Michael Coady (poet)

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Michael Coady (1939 – 25 March 2024) was an Irish poet, writer, historian, photographer, genealogist, and journalist.

Life and career[edit]

Coady was educated at University College Galway and University College Cork. He was a Heimbold Professor of Irish Studies at Villanova University in the United States. His poetry and short stories have been included in many anthologies. Bursaries from the Arts Council enabled him to travel in the U.S. and Newfoundland and he held a residency in the Irish Cultural Centre in Paris. He was a member of Aosdána.

His awards included The Patrick Kavanagh Poetry Award in 1979, the Lawrence O’Shaughnessy Award in 2004[1] and he was a prizewinner in the Francis MacManus competition for short stories in 1987 and 1993.

Coady died on 25 March 2024. He was 84.[2][3]

Critique of his work[edit]

His work is noted for its celebration of place, particularly his home town and the people who live there. It has also been praised for its compassion and its successful fusion of literary language with the reported demotic of his community. Coady wrote about the small, intimate, urban community (surrounded by rural countryside) to which he belonged. His literary strategy follows that of Patrick Kavanagh in celebrating the local and parochial.[4]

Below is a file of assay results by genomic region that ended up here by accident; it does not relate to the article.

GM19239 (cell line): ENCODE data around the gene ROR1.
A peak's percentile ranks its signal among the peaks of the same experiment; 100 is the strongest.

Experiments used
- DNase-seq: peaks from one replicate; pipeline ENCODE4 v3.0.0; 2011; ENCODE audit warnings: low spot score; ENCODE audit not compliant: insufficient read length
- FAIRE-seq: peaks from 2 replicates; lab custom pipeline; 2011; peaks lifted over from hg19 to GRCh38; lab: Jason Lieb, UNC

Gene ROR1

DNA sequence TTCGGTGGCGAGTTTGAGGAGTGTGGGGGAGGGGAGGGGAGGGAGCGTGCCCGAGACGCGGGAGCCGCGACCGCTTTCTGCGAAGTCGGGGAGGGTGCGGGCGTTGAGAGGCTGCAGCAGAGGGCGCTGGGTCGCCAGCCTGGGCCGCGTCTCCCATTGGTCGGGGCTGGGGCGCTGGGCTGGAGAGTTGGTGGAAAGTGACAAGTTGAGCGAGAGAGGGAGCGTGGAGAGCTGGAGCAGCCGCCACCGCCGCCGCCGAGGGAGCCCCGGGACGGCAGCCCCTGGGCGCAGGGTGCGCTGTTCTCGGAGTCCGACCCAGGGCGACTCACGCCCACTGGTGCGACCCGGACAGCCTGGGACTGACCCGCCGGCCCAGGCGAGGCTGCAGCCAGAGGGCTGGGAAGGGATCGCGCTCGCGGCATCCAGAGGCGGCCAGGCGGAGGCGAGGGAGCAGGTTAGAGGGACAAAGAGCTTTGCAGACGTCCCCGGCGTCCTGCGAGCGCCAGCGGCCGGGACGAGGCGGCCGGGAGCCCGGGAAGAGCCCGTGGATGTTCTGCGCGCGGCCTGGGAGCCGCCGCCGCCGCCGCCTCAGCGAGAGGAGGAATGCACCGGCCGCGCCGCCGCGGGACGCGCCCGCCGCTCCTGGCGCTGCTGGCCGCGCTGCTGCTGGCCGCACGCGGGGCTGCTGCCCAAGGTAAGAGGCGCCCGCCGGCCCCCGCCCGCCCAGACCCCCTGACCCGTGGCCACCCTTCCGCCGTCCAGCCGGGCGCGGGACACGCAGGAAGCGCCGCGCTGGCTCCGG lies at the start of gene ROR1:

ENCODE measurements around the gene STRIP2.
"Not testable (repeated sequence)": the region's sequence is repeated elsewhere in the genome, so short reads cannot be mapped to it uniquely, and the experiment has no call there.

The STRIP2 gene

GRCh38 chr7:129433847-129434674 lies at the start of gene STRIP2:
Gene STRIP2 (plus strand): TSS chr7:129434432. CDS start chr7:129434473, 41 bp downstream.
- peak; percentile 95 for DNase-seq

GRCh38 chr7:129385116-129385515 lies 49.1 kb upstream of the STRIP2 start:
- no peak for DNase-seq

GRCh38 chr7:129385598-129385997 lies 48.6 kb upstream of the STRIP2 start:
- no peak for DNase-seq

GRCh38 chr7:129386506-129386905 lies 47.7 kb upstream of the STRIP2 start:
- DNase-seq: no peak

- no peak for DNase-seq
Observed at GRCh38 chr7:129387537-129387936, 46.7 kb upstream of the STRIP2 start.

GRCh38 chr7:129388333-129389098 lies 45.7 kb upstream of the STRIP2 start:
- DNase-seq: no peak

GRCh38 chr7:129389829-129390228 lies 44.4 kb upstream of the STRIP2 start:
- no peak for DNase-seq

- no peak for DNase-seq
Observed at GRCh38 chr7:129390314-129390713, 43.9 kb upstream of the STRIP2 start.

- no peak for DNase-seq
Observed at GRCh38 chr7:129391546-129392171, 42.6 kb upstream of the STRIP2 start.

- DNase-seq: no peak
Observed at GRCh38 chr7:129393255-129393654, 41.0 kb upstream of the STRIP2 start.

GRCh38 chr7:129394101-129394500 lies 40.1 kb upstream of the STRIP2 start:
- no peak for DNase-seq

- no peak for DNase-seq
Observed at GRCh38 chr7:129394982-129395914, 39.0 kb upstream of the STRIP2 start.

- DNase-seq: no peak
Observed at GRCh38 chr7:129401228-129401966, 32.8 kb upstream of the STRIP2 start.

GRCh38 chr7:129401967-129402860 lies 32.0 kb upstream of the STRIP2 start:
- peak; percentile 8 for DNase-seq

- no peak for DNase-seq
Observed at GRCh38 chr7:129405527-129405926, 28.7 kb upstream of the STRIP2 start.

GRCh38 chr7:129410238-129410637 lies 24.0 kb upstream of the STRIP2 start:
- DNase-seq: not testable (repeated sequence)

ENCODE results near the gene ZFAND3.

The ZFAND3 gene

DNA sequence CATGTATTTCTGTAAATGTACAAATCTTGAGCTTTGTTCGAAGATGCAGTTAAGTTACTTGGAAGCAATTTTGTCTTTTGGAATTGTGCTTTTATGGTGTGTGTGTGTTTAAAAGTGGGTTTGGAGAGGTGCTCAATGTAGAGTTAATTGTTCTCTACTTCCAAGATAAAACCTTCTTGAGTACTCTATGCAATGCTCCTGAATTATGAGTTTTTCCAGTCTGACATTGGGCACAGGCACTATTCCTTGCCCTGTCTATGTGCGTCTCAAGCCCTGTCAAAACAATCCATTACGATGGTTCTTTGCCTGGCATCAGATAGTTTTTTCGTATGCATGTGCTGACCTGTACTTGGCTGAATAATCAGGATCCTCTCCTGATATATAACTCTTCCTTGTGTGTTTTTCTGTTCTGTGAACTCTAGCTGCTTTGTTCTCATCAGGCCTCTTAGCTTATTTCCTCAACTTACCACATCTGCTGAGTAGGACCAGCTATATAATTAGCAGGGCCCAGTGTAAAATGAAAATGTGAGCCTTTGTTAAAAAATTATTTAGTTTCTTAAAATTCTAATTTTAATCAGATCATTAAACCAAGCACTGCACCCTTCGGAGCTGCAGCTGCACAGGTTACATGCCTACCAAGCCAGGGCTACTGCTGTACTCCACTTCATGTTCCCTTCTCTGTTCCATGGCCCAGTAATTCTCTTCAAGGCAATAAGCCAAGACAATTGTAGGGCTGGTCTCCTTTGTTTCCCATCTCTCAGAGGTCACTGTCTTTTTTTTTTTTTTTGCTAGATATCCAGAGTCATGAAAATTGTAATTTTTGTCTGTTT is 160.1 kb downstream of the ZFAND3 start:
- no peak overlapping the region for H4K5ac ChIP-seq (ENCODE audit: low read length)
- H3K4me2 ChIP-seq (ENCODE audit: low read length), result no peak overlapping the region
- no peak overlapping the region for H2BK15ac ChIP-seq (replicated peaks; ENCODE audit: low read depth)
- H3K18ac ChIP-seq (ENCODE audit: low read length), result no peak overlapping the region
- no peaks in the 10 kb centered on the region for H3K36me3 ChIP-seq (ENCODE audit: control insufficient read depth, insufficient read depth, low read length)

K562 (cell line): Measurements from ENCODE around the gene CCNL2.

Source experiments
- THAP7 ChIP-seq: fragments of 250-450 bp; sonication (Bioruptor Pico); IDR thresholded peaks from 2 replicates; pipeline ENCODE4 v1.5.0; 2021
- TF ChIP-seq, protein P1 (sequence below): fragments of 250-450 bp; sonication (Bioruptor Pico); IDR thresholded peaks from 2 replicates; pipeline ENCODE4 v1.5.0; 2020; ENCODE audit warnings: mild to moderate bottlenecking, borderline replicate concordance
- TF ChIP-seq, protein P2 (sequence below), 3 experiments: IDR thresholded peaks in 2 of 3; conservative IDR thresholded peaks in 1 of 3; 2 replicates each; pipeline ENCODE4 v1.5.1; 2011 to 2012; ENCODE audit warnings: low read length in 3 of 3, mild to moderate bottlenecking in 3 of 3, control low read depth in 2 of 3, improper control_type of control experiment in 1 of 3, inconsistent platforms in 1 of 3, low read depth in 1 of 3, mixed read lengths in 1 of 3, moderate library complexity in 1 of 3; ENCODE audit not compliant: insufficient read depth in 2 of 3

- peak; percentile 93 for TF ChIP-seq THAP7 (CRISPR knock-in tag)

Poetry books[edit]

  • Two for a Woman, Three for a Man (Gallery Press, 1980)
  • Oven Lane (Gallery Press, 1987)
  • All Souls (Gallery Press, 1997)
  • One Another (Gallery Press, 2003)
  • Going by Water (Gallery Press, 2009)

Non Fiction[edit]

The Well of Spring Water (memoir of the Clare musicians Pakie and Micho Russel, 1996)


Full Tide - A Miscellany (Relay Books, 1999)

Notes and references[edit]

  1. ^ "Michael Coady". Lawrence O'Shaughnessy Award for Poetry. Center for Irish Studies. Archived from the original on 22 November 2009. Retrieved 8 November 2009.
  2. ^ Gallagher, Fiachra (25 March 2024). "Tipperary poet Michael Coady dies aged 84". The Irish Times. Retrieved 25 March 2014.
  3. ^ The death has occurred of Michael Coady
  4. ^ Cotter, Patrick (1 July 2009). "Michael Coady". Poetry International Web. Retrieved 13 July 2018.

External links[edit]